Making the World Safer from Health Threats

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Four African health care workers smile, leaning over a small table in a hospital room.
Health workers in Mozambique

Making the World Safer from Health Threats

As we prepare to mark World Health Day on April 7, we celebrate the tremendous contributions of the United States government – and the American people – in creating a more secure world safe from disease through programs like the U.S. President’s Emergency Plan for AIDS Relief (PEPFAR).

Today, thanks to American leadership and the generosity of the American people, much of Africa has a far more robust health care capacity and infrastructure to not only address HIV/AIDS, but also to prevent, detect, and respond to other public health threats. This is largely because of PEPFAR.

Over the past 15 years, PEPFAR has accelerated countries’ progress toward controlling their HIV/AIDS epidemics and bolstered their ability to swiftly confront Ebola, avian flu, cholera, and other outbreaks. PEPFAR continues to invest strategically in the systems critical to global health security, informing and improving the U.S. response to unforeseen health crises. These efforts ultimately protect American lives and America’s national security.

The health systems supported by PEPFAR are on the front lines of “detect” within the global health security agenda. For example, during an Ebola outbreak in 2014, Nigeria was able to quickly curtail the virus due in part to health systems strengthening provided by PEPFAR. The same was true in Uganda, which faced Ebola outbreaks in 2007 and 2012, but rapidly contained them – also with the help of PEPFAR investments.

PEPFAR has enhanced surveillance and health information systems as well as laboratories that are critical to effective and efficient health care delivery. In 2017 alone, PEPFAR spent nearly $600 million on horizontal, above-site health systems strengthening, including nearly $100 million for laboratory systems. PEPFAR-supported laboratories respond to current infectious diseases, including HIV, and ensure the most advanced nucleic acid techniques are available to let a mother know if her baby is born HIV-free or if immediate treatment is needed to save the life of an HIV-positive baby. These same labs and techniques can also be used to diagnose tuberculosis (TB) or other new disease threats.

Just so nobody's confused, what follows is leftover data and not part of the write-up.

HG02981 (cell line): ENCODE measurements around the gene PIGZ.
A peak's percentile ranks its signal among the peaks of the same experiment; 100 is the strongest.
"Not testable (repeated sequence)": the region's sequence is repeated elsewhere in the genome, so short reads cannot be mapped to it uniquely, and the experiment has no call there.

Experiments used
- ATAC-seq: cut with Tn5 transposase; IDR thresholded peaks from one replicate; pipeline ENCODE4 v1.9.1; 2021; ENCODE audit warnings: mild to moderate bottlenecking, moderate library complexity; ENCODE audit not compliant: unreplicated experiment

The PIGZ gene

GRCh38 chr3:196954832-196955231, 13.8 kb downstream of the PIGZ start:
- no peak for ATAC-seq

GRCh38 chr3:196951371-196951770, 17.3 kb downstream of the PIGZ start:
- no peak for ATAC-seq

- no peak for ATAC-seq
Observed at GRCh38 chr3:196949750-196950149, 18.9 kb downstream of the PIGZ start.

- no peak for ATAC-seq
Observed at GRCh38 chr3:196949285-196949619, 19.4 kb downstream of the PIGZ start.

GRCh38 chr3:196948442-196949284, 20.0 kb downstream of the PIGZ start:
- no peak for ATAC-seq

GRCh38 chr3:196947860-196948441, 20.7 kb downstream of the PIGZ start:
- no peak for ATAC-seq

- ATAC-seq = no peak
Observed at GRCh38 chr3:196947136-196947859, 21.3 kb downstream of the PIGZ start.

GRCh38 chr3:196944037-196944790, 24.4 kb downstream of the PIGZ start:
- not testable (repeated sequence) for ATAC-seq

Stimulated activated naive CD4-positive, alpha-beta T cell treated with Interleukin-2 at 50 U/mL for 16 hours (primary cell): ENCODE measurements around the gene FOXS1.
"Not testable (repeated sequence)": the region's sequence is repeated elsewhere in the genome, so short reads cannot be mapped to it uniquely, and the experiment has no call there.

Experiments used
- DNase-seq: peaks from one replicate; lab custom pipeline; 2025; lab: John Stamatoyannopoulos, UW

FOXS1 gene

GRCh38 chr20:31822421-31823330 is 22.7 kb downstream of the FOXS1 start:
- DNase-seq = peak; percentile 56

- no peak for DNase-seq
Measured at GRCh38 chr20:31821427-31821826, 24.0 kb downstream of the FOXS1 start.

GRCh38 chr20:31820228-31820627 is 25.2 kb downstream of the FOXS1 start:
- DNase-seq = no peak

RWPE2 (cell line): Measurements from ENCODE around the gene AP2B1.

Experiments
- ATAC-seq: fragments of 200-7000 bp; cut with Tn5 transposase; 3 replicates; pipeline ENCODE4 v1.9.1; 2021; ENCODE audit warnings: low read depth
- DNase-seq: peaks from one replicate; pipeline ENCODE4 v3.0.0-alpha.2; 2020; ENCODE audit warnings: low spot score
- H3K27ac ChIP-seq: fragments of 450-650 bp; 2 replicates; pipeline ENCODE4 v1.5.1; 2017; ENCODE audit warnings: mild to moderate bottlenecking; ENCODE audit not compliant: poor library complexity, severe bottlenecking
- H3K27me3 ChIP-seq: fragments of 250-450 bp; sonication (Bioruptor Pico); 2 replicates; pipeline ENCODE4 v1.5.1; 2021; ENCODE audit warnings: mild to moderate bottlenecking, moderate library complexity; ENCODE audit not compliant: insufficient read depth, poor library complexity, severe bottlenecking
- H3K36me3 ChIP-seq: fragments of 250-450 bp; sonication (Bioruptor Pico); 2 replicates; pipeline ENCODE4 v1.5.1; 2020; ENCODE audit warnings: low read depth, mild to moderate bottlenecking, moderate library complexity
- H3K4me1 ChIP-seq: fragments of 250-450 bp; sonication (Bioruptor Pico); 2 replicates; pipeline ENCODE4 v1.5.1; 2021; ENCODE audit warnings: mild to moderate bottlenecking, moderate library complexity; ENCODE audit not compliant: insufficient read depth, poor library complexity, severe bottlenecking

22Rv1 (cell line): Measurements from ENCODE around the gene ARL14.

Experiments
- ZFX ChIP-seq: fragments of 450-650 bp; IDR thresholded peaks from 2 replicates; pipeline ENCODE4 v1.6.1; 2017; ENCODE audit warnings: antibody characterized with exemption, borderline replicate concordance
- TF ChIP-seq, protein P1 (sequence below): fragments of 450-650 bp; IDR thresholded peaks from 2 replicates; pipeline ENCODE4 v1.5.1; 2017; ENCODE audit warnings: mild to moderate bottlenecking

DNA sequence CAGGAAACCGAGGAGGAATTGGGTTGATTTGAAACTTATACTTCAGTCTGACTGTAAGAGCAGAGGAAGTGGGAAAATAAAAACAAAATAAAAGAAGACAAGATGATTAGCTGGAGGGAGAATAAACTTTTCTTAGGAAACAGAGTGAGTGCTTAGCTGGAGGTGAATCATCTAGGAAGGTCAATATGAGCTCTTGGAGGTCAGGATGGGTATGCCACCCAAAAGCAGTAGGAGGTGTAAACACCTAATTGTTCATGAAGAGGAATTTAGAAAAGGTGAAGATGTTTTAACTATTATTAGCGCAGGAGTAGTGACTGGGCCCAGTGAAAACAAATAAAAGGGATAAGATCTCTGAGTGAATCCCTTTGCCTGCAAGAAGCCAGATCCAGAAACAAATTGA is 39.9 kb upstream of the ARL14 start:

To date, PEPFAR has trained nearly 250,000 health care workers to provide HIV prevention and treatment services. These same staff also address maternal and child health, TB, malaria, immunizations, and emergency disease outbreaks – forging a lasting infrastructure for partner countries to meet the health challenges of today and tomorrow.

With strong bipartisan leadership spanning three administrations, the U.S. government, through PEPFAR, supports lifesaving HIV treatment for more than 13.3 million people, has enabled more than 2.2 million babies to be born HIV free to HIV-positive mothers, and assists more than 6.4 million orphans, vulnerable children, and their caregivers to ensure the next generation can thrive.

Our efforts have also reduced new HIV diagnoses by 25-40 percent among adolescent girls and young women in 65 percent of the highest-HIV-burden communities implementing our DREAMS (Determined, Resilient, Empowered, AIDS-free, Mentored, and Safe) public-private partnership in 10 African countries.

Recent PEPFAR-funded surveys show that up to 13 high-HIV-burden countries are poised to achieve epidemic control by 2020 with PEPFAR’s assistance. Accelerating progress in these countries will produce the roadmap to reach epidemic control in the more than 50 countries where PEPFAR works.

A principal factor in our success: We harness the latest data and science to direct resources where the HIV/AIDS epidemic is the largest, the need is highest, and resources are most efficiently used to have the greatest impact per each dollar invested. And we look every quarter at our outcomes and costs to continuously improve our work. That is why PEPFAR is widely viewed as one of the most effective and efficient U.S. foreign assistance programs in history.

In 2018, PEPFAR is marking 15 Years of Saving Lives through American Generosity and Partnerships with our year-long #PEPFAR15 campaign. #PEPFAR15 celebrates PEPFAR’s remarkable efforts and highlights that, for the first time in modern history, we have the opportunity to control a pandemic without a vaccine or a cure, laying the groundwork for eventually eliminating HIV. 

Above all, PEPFAR supports countries to reach development goals that advance our common interests and values, reinforce stability in key regions, and boost U.S. economic opportunities. On World Health Day – and every day – PEPFAR is deeply committed to tracking and maximizing the performance of every dollar so we can create healthier populations and a more secure and prosperous world.

About the Author: Ambassador Deborah L. Birx serves as the U.S. Global AIDS Coordinator and U.S. Special Representative for Global Health Diplomacy at the U.S. Department of State.

Editor's Note: This entry also appears in the U.S. Department of State's publication on Medium.